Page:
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The Benefits of "The Burnout Box"

  • 2006 29 May
The Benefits of "The Burnout Box"

Why did you decide to homeschool your kids? During my first year of homeschooling, I was asked this question almost as often as my kids asked, "Mommy, do we have to do school today?" I tried to give a concise answer; but the truth was, there was a whole list of reasons.

So I decided to write them all down.

I thought if I was armed with a box full of concrete reasons I’d decided to homeschool, maybe I wouldn’t be tempted to flag down the yellow school bus when it sailed through our neighborhood. Maybe I could drive past the elementary school without feeling like an outlaw. I even hoped something in my box would squelch the yearning I was afraid I’d feel when I spotted a neighborhood mom driving off to have coffee with a friend, a solitary grocery store experience, or a yoga class at the local Fitness Palace.

I decorated the box with photos of my children and dubbed it my "Burnout Box."

I found myself clutching the box several times during my first months of homeschooling. My original notes included everything from lofty educational purpose to how much I hated dragging my son (and myself) out of a toasty bed in January to be pelted by rain at the bus stop. When I spotted newspaper articles about school shootings, teacher molestation charges, or superintendent budget wars, I ripped them out and tossed them into the box.

Alas, February came and the yellow school bus beckoned like a siren promising endless delight if only I’d surrender my children. The voices of all the naysayers chattered in my head … you aren’t a certified teacher … a little competition is good for kids, toughens ’em up … what about socialization?

I’d forgotten all about my Burnout Box.

Then one snowy afternoon I sat down to devour a batch of chocolate chip cookies and spotted the box tucked under a pile of dusty "how to homeschool" books. I reached in and pulled out the following entry I’d written when my 8-year-old son was still in public school:

He’s been ostracized all year. I think it’s partly because he’s more into drawing and art than basketball or soccer. He often ends up playing alone during recess.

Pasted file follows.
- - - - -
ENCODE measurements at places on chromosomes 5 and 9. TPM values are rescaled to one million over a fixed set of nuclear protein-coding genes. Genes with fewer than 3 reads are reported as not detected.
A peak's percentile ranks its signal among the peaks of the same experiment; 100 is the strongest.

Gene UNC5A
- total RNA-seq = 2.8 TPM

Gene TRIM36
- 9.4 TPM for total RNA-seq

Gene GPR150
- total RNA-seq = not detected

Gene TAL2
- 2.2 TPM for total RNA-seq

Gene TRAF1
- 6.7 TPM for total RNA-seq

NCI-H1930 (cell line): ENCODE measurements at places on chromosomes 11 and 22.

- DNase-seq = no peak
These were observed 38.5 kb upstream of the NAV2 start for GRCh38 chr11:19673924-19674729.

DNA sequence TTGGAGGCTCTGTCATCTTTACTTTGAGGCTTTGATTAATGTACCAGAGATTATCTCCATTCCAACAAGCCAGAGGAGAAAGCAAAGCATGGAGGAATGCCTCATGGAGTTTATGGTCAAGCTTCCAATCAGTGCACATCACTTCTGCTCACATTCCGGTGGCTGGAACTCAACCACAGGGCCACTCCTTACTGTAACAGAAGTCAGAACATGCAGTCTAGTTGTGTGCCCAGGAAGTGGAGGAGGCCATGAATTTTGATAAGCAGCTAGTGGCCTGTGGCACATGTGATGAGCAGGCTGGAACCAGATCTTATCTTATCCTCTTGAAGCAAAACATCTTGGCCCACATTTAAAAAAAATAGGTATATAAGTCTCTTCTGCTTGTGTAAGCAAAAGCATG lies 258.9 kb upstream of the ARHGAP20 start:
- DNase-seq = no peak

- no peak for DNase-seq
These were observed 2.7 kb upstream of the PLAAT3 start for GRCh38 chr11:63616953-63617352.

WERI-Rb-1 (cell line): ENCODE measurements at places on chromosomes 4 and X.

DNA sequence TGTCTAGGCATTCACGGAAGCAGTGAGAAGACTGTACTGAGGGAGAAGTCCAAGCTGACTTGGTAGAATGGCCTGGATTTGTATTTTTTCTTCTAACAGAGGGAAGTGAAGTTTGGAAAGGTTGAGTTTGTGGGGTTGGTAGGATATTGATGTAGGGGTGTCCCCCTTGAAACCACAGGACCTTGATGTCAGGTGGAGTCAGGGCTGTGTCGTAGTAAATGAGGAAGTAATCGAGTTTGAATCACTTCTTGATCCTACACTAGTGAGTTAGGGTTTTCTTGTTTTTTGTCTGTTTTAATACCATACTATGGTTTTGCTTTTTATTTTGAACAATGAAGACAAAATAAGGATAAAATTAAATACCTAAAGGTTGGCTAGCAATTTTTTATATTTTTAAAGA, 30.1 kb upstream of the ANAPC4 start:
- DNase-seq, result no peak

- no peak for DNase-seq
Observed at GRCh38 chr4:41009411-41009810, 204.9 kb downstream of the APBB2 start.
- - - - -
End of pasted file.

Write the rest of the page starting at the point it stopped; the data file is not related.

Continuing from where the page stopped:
Yesterday he came home so excited. He’d taken my advice and joined the other boys in a soccer game at recess. I praised him for his courage and thought to myself, "He’s finally going to be accepted."

But today I got a call from the school principal. [My son] had tried to join in the soccer game, but this time the other boys wouldn’t let him. He’d persisted, so they grabbed him. When he started crying, they called him a baby. Then one of them shouted, "Hold his arms!" and the boys started punching him …

I gripped the box and remembered how I felt that day. It was the moment I realized the damage that was being done to my son, and I was running out of time to do something about it. After wrestling with the decision for two years, I decided to homeschool.

Throughout our first year I watched my son’s faltering spirit flourish into self-confidence. I’m convinced it’s because he spends more time in a loving environment and less time getting emotionally pummeled. He joins the neighborhood kids when they play basketball or baseball, and he’s found a couple of friends who share his passion for drawing.

These days, when someone asks me, "Why did you decide to homeschool your kids?" I’m tempted to pin them into a corner until I’ve shared the entire contents of my Burnout Box. For fear of assault charges, I try to keep my answer short and simple—it was the best choice for our family.

Suzanne Paynter and her husband homeschool their three children in Leesburg, Virginia. Her work has appeared in several magazines and anthologies. She has worked as a professional ballet dancer, a dance teacher, a sales trainer, and a corporate scriptwriter; but no pursuit has brought her as much joy as being a homeschool mom.

Copyright 2006. Used with permission. Originally published in the Spring 2006 The Old Schoolhouse Magazine. Right now, 19 free gifts when you subscribe.